ABSTRACT: RATIONALE AND GOAL: Glutamine, the most abundant amino acid in plasma, has attracted considerable interest for its cardioprotective properties. The primary effect of glutamine in the heart is commonly believed to be mediated via its anaplerotic metabolism to citric acid cycle (CAC) intermediates; however, there is little direct evidence to support this concept. Another potential candidate is the hexosamine biosynthetic pathway (HBP), which has recently been shown to modulate cardiomyocyte function and metabolism. Therefore, the goal of this study was to evaluate the contribution of anaplerosis and the HBP to the acute metabolic effects of glutamine in the heart. METHODS: Normoxic ex vivo working rat hearts were perfused with (13)C-labeled substrates to assess relevant metabolic fluxes perfused with a physiological mixture of carbohydrates and a fatty acid (control) or under conditions of restricted pyruvate anaplerosis RESULTS: Addition of a physiological concentration of glutamine (0.5 mM) had no effect on contractile function of hearts perfused under the control condition, but improved that of hearts perfused under restricted pyruvate anaplerosis. Changes in CAC intermediate concentrations as well as (13)C-enrichment from [U-(13)C]glutamine did not support a major role of glutamine anaplerosis under any conditions. Under the control condition, however, glutamine significantly increased the contribution of exogenous oleate to β-oxidation, 1.6-fold, and triglyceride formation, 2.8-fold. Glutamine had no effect on malonyl-CoA or AMPK kinase activity levels; however, it resulted in a higher plasma membrane level of the fatty acid transporter CD36. These metabolic effects of glutamine were reversed by azaserine, which inhibits glucose entry into the HPB CONCLUSION: Our results reveal a metabolic role of physiological concentration of glutamine in the healthy working heart beyond anaplerosis. This role appears to involve the HBP and regulation of fatty acid entry and metabolism via CD36.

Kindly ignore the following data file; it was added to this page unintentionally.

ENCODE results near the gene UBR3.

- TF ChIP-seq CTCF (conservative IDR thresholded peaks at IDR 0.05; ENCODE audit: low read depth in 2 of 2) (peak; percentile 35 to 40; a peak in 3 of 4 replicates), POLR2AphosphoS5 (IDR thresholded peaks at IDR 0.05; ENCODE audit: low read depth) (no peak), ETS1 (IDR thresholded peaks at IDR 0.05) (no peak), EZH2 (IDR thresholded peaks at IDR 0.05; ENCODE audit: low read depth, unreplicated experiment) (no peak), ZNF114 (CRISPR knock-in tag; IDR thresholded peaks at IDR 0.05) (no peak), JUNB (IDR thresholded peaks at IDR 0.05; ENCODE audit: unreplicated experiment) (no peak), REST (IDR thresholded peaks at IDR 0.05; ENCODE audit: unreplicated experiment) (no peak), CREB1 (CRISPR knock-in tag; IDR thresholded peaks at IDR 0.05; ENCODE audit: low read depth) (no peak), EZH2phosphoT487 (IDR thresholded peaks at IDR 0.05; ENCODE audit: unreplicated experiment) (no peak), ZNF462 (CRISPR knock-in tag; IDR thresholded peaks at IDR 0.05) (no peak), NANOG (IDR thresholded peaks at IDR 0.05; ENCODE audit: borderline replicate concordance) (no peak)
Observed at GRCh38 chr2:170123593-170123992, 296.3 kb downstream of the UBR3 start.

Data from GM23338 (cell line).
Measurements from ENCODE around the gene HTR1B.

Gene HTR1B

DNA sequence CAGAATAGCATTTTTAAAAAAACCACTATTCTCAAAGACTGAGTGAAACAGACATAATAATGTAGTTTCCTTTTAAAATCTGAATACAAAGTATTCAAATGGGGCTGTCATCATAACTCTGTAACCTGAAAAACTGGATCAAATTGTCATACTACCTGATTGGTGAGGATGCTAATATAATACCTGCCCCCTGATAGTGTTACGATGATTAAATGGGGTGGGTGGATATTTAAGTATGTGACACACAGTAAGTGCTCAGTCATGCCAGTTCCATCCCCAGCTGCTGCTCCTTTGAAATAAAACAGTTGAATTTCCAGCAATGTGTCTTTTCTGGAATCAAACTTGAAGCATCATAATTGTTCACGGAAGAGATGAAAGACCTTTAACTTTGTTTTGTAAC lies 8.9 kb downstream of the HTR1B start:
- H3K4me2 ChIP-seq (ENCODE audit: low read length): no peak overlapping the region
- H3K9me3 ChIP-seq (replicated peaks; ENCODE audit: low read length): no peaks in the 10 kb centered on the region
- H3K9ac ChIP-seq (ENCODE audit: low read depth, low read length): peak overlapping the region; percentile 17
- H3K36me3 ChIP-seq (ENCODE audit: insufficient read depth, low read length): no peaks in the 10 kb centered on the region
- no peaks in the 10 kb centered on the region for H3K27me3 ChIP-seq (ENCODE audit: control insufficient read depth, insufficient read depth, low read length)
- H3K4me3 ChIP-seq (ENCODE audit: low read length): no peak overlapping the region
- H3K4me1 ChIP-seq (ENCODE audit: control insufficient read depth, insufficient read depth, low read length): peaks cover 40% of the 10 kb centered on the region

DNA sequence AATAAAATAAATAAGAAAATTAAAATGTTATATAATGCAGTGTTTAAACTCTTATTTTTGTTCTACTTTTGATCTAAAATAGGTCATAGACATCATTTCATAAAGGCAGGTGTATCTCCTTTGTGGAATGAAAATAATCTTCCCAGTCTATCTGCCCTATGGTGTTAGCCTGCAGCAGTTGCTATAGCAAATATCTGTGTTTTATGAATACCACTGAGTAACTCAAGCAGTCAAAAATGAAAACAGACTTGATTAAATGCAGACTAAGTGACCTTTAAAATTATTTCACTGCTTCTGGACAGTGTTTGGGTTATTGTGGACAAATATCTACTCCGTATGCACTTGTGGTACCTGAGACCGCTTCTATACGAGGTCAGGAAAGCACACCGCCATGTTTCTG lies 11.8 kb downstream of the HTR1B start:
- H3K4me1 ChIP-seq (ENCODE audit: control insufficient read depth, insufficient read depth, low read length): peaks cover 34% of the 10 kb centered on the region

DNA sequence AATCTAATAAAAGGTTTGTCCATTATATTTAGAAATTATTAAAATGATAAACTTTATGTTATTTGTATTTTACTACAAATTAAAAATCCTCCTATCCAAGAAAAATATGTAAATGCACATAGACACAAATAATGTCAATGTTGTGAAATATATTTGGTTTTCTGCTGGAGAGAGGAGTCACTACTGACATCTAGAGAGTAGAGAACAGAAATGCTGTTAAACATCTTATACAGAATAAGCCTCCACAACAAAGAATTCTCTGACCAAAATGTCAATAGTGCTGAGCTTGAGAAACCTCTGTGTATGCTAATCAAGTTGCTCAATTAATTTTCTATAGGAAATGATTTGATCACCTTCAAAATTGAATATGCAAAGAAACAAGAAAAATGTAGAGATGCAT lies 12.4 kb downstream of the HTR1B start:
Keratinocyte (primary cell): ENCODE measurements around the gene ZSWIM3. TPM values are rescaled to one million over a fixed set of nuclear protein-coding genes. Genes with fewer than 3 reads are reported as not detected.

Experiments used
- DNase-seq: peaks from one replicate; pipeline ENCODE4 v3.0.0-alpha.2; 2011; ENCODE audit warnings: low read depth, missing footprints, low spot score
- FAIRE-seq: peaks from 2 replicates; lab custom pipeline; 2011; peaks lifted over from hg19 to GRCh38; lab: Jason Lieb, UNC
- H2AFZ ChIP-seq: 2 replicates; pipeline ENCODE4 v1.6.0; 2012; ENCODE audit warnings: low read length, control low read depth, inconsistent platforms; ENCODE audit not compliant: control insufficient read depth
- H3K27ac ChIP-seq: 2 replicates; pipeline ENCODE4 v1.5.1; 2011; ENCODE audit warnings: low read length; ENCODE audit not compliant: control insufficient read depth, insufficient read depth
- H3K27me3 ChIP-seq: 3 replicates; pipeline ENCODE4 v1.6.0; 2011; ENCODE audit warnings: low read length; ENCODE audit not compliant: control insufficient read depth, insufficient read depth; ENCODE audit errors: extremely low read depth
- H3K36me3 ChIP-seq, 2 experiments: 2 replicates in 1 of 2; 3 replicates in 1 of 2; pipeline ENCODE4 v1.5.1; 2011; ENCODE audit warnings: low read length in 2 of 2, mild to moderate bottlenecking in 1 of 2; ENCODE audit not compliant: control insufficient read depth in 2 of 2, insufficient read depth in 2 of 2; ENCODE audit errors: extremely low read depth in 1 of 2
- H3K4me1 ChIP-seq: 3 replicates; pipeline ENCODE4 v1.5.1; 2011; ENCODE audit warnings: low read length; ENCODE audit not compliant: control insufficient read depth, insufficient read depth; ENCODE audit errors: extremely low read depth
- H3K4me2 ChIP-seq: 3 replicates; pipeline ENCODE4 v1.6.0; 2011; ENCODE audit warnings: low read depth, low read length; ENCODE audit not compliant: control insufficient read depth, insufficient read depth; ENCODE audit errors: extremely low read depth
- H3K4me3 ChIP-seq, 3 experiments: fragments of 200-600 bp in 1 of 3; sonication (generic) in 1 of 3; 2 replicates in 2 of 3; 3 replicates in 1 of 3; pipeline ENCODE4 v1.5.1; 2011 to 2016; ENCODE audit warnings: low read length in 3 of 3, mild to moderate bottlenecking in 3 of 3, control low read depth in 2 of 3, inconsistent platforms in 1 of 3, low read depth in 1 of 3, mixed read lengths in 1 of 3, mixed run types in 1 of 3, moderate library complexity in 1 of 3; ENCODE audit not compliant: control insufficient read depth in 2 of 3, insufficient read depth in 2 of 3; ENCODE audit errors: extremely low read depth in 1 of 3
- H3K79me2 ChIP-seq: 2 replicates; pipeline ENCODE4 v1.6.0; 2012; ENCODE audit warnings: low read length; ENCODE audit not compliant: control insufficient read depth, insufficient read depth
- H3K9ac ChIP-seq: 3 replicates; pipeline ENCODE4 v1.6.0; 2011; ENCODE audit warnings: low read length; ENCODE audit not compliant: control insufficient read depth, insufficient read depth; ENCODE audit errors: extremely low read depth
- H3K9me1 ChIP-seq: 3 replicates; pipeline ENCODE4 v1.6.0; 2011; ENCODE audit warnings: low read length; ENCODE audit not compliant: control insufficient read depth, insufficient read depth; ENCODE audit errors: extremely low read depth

Journal of Molecular and Cellular Cardiology 11/2012; 55. DOI:10.1016/j.yjmcc.2012.11.008 · 5.22 Impact Factor
  • [Show abstract] [Hide abstract]